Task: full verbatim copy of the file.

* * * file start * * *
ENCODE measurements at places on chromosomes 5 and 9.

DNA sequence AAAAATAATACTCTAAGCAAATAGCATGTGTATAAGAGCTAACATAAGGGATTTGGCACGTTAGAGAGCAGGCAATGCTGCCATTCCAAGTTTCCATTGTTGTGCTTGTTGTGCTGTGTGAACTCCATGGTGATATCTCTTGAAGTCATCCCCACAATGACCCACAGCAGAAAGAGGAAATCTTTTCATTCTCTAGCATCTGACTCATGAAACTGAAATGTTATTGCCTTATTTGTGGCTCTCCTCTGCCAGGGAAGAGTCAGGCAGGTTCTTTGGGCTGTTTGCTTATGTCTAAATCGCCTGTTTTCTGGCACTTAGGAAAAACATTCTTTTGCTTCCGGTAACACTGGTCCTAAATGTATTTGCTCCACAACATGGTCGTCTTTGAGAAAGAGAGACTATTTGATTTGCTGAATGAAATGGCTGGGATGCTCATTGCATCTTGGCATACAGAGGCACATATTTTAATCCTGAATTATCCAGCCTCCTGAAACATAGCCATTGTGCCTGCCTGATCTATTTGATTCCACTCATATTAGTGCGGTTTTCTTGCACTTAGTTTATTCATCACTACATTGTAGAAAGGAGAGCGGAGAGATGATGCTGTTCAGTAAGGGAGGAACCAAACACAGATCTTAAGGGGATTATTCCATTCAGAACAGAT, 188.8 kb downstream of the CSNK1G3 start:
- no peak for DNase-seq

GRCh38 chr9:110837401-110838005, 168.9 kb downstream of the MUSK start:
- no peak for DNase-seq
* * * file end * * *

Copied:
ENCODE measurements at places on chromosomes 5 and 9.

DNA sequence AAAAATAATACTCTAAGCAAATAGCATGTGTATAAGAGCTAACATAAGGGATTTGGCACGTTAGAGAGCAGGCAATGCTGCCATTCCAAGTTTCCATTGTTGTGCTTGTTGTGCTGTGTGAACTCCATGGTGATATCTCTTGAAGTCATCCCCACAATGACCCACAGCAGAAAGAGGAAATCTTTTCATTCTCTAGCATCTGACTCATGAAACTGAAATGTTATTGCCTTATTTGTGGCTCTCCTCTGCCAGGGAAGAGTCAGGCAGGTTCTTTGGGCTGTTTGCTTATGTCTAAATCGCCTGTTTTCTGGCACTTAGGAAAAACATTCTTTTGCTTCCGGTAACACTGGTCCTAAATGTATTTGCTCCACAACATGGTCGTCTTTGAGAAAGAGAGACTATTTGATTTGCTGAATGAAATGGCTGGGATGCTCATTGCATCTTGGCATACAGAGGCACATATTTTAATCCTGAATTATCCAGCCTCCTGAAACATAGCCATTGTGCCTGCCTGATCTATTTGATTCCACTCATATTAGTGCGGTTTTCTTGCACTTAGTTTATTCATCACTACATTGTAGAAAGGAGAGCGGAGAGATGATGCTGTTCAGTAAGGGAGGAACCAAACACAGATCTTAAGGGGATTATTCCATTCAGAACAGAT, 188.8 kb downstream of the CSNK1G3 start:
- no peak for DNase-seq

GRCh38 chr9:110837401-110838005, 168.9 kb downstream of the MUSK start:
- no peak for DNase-seq